New York (NY) – Further proof, were it needed, that old school publishers with inky fingers simply don’t get the web comes in the news that the NYT wants to charge users $5 a month to read its deathless prose online. And mobile users are likely to be hit for cash before web charging is imposed, says the company.
The Times is also considering offering a 50 percent discount on the online fee to subscribers to the paper edition. The paper blames a drop in online ad revenues for the move, which will almost certainly result in a drop in readership that will have a knock-on effect on what ad rates the site can command. Overall ad revenue for the title is down by 27 percent in the first quarter and the paper is cutting jobs and salaries to cover the shortfall.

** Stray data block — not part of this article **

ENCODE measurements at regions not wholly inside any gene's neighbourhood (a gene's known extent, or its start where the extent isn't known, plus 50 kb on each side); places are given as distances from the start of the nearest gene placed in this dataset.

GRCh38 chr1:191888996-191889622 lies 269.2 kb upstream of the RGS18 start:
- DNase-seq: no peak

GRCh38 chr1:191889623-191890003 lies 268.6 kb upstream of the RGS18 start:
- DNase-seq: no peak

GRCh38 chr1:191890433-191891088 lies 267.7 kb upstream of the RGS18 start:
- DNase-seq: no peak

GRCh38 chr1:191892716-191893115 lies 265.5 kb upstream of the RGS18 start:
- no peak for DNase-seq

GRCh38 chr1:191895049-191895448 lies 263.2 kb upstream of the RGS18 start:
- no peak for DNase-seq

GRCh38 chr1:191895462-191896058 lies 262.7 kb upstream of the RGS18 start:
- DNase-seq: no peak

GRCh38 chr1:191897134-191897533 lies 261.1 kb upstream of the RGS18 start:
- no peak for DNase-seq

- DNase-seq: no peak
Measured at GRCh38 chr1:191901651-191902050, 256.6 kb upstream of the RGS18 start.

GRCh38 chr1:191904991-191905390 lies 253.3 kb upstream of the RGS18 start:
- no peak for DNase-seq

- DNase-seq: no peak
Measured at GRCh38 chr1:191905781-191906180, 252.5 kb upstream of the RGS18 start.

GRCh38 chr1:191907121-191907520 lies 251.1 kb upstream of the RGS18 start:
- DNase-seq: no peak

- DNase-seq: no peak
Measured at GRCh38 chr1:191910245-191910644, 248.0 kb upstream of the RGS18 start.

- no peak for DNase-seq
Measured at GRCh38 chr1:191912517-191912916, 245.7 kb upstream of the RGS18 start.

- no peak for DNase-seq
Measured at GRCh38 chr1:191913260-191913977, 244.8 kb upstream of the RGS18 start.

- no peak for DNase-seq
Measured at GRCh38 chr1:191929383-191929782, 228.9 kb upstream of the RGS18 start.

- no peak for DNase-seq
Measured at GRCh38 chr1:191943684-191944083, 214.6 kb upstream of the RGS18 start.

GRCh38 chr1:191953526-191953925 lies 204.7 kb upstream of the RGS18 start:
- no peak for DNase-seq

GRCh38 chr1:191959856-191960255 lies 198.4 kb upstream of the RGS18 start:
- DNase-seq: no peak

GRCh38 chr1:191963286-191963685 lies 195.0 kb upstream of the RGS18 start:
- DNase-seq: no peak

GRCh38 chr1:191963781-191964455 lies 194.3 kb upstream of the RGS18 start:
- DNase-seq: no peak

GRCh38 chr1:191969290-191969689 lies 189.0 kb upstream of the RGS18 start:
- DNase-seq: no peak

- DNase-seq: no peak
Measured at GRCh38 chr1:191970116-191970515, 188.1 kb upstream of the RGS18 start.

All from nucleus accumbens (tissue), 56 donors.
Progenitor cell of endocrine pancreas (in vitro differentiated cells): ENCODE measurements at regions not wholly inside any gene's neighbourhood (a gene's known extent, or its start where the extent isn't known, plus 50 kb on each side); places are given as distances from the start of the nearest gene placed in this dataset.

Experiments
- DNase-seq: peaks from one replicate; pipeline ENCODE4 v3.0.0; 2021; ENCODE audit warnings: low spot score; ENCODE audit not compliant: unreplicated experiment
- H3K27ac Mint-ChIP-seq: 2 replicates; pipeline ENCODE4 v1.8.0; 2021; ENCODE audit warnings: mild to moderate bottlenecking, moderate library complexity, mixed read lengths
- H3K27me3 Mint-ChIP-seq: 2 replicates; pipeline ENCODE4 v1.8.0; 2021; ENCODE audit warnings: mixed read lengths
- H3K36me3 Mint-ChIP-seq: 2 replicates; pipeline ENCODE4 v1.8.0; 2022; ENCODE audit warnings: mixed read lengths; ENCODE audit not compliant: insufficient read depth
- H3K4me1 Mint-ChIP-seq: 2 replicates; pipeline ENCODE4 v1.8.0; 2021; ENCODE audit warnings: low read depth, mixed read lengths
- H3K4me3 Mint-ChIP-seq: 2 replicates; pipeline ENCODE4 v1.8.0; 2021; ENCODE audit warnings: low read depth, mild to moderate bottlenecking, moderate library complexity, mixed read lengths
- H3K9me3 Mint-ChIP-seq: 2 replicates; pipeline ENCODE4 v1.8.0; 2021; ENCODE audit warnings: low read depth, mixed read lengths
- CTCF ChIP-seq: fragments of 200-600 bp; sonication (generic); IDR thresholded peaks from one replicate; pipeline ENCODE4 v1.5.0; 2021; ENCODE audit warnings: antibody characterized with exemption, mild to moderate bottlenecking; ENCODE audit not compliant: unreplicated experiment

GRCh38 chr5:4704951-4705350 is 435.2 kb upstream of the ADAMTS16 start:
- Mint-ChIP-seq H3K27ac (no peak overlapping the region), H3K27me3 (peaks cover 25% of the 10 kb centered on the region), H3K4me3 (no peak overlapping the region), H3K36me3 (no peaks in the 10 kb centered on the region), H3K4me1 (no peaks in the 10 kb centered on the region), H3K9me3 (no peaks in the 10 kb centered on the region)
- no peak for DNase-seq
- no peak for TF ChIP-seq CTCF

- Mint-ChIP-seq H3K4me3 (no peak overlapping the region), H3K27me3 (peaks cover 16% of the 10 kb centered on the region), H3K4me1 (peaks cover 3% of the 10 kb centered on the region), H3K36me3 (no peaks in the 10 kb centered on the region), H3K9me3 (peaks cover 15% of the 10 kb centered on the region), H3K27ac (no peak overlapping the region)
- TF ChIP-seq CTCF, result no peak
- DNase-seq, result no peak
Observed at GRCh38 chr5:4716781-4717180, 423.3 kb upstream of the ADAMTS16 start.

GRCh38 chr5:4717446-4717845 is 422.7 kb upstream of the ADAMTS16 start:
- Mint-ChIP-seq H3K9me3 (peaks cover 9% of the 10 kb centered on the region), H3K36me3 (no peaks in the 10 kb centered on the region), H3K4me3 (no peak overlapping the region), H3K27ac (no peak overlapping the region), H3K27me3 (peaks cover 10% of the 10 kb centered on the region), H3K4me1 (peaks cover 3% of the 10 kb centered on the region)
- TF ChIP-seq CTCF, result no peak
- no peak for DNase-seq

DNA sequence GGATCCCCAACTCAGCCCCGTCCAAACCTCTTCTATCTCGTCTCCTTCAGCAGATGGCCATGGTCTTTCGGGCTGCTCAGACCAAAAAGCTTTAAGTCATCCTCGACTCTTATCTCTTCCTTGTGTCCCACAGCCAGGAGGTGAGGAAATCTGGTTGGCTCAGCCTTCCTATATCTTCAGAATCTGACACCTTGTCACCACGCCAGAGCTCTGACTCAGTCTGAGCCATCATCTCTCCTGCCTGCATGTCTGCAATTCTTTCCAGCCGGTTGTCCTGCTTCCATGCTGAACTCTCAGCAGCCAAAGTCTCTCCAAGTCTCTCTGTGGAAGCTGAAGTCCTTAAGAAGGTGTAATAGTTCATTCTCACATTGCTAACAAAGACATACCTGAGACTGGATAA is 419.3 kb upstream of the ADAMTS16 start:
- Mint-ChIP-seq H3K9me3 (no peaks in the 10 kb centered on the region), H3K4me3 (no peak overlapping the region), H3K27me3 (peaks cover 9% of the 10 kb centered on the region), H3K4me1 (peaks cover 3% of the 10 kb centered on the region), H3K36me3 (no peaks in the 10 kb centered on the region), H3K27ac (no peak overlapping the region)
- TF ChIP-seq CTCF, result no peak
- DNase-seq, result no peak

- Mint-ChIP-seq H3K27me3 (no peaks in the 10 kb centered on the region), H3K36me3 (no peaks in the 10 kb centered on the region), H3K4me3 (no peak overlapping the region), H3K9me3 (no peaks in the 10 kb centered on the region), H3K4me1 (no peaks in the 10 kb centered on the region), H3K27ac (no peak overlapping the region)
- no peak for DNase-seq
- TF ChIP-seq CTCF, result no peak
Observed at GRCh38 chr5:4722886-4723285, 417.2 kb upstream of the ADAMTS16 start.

According to ABC figures, the Times had a circulation of 647,695 in the six months to the end of March and its site is the most visited US news site, says ComScore. Two years ago, the paper ended an experiment to charge for premium content which attracted 200,000 subscribers and generated around $10 million in revenue.
The Hearst Corporation says it is also considering charging for online content and the Wall Street Journal already operates a subscription model. Both the Seattle Post-Intelligencer and the Christian Science Monitor shut down their print operations in a bid to survive in digital form.